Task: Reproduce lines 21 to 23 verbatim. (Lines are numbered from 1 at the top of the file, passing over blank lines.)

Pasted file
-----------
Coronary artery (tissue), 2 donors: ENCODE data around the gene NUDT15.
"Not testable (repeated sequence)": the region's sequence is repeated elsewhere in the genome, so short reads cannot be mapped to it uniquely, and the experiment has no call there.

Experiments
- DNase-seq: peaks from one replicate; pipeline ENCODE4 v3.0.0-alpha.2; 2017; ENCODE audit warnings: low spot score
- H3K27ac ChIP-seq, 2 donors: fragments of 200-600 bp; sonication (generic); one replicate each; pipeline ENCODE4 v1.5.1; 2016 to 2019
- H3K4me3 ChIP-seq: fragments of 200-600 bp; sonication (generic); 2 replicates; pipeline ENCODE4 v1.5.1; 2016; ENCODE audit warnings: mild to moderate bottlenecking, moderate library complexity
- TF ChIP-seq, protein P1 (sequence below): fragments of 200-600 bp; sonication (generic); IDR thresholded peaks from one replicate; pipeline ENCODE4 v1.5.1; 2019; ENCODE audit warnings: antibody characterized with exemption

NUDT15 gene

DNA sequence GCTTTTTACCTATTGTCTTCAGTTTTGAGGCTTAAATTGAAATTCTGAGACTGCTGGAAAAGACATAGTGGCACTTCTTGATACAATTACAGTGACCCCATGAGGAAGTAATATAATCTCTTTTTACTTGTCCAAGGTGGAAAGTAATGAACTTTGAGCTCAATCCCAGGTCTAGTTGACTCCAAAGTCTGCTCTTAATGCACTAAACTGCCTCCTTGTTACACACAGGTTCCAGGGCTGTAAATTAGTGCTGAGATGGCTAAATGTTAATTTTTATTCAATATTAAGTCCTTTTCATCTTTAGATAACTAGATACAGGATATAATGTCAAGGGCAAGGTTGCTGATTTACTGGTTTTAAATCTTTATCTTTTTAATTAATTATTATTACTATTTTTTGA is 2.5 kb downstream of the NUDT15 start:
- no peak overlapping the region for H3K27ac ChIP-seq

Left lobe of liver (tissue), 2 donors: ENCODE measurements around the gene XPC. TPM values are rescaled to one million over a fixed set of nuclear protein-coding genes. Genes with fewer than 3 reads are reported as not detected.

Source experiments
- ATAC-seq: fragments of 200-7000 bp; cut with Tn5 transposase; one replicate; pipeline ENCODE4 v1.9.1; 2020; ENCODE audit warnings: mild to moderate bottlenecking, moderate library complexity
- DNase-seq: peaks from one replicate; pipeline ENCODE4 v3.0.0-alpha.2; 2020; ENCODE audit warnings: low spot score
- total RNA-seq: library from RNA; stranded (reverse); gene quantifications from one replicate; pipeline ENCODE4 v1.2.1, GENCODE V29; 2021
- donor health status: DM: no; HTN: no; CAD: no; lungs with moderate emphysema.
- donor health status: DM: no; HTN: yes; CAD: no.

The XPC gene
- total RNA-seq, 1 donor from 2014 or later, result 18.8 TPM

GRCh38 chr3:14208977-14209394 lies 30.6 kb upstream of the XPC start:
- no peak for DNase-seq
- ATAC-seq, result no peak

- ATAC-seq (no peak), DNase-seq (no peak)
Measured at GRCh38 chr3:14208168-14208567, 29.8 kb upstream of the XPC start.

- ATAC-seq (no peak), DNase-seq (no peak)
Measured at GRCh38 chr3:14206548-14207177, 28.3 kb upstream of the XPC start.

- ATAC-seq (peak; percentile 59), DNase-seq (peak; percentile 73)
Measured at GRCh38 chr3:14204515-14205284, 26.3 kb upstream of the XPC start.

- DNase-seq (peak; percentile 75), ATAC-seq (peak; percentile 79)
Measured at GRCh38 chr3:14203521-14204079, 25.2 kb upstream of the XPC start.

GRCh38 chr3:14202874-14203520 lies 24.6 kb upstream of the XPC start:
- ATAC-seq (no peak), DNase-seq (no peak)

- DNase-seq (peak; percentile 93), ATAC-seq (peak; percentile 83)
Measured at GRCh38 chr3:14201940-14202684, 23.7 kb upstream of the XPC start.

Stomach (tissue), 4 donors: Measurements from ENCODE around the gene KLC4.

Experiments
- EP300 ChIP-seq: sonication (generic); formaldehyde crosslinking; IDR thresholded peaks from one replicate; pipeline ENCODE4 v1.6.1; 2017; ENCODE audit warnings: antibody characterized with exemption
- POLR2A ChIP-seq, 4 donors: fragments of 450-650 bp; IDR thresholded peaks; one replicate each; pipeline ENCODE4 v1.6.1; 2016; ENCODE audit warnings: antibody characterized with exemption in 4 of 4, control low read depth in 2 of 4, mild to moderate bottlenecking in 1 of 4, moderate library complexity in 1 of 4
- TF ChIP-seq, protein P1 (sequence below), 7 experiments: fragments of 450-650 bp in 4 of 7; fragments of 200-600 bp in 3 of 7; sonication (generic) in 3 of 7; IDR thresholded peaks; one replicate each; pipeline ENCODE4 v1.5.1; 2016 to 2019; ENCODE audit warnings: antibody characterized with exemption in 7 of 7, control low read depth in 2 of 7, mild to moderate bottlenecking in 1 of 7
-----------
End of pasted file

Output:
- no peak for DNase-seq
- ATAC-seq, result no peak

- ATAC-seq (no peak), DNase-seq (no peak)